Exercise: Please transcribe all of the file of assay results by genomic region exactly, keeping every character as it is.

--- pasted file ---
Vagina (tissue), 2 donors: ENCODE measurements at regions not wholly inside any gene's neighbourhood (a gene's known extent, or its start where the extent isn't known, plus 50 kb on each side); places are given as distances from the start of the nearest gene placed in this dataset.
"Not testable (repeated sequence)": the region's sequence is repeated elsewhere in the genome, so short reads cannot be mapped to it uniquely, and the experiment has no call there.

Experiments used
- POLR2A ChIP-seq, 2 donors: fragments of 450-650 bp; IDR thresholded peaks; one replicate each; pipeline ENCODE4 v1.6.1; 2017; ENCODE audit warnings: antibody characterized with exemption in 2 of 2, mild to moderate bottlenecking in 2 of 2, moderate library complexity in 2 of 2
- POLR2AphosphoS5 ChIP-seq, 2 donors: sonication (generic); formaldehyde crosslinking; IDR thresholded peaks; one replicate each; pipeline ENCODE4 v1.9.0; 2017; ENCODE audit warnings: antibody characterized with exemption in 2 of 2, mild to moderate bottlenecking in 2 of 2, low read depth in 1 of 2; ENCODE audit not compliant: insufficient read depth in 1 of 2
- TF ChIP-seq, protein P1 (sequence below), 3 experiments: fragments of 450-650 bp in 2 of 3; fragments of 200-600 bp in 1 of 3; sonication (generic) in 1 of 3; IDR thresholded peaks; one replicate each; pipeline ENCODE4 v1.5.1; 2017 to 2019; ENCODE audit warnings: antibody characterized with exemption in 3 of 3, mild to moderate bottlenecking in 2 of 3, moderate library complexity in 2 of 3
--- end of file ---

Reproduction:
Vagina (tissue), 2 donors: ENCODE measurements at regions not wholly inside any gene's neighbourhood (a gene's known extent, or its start where the extent isn't known, plus 50 kb on each side); places are given as distances from the start of the nearest gene placed in this dataset.
"Not testable (repeated sequence)": the region's sequence is repeated elsewhere in the genome, so short reads cannot be mapped to it uniquely, and the experiment has no call there.

Experiments used
- POLR2A ChIP-seq, 2 donors: fragments of 450-650 bp; IDR thresholded peaks; one replicate each; pipeline ENCODE4 v1.6.1; 2017; ENCODE audit warnings: antibody characterized with exemption in 2 of 2, mild to moderate bottlenecking in 2 of 2, moderate library complexity in 2 of 2
- POLR2AphosphoS5 ChIP-seq, 2 donors: sonication (generic); formaldehyde crosslinking; IDR thresholded peaks; one replicate each; pipeline ENCODE4 v1.9.0; 2017; ENCODE audit warnings: antibody characterized with exemption in 2 of 2, mild to moderate bottlenecking in 2 of 2, low read depth in 1 of 2; ENCODE audit not compliant: insufficient read depth in 1 of 2
- TF ChIP-seq, protein P1 (sequence below), 3 experiments: fragments of 450-650 bp in 2 of 3; fragments of 200-600 bp in 1 of 3; sonication (generic) in 1 of 3; IDR thresholded peaks; one replicate each; pipeline ENCODE4 v1.5.1; 2017 to 2019; ENCODE audit warnings: antibody characterized with exemption in 3 of 3, mild to moderate bottlenecking in 2 of 3, moderate library complexity in 2 of 3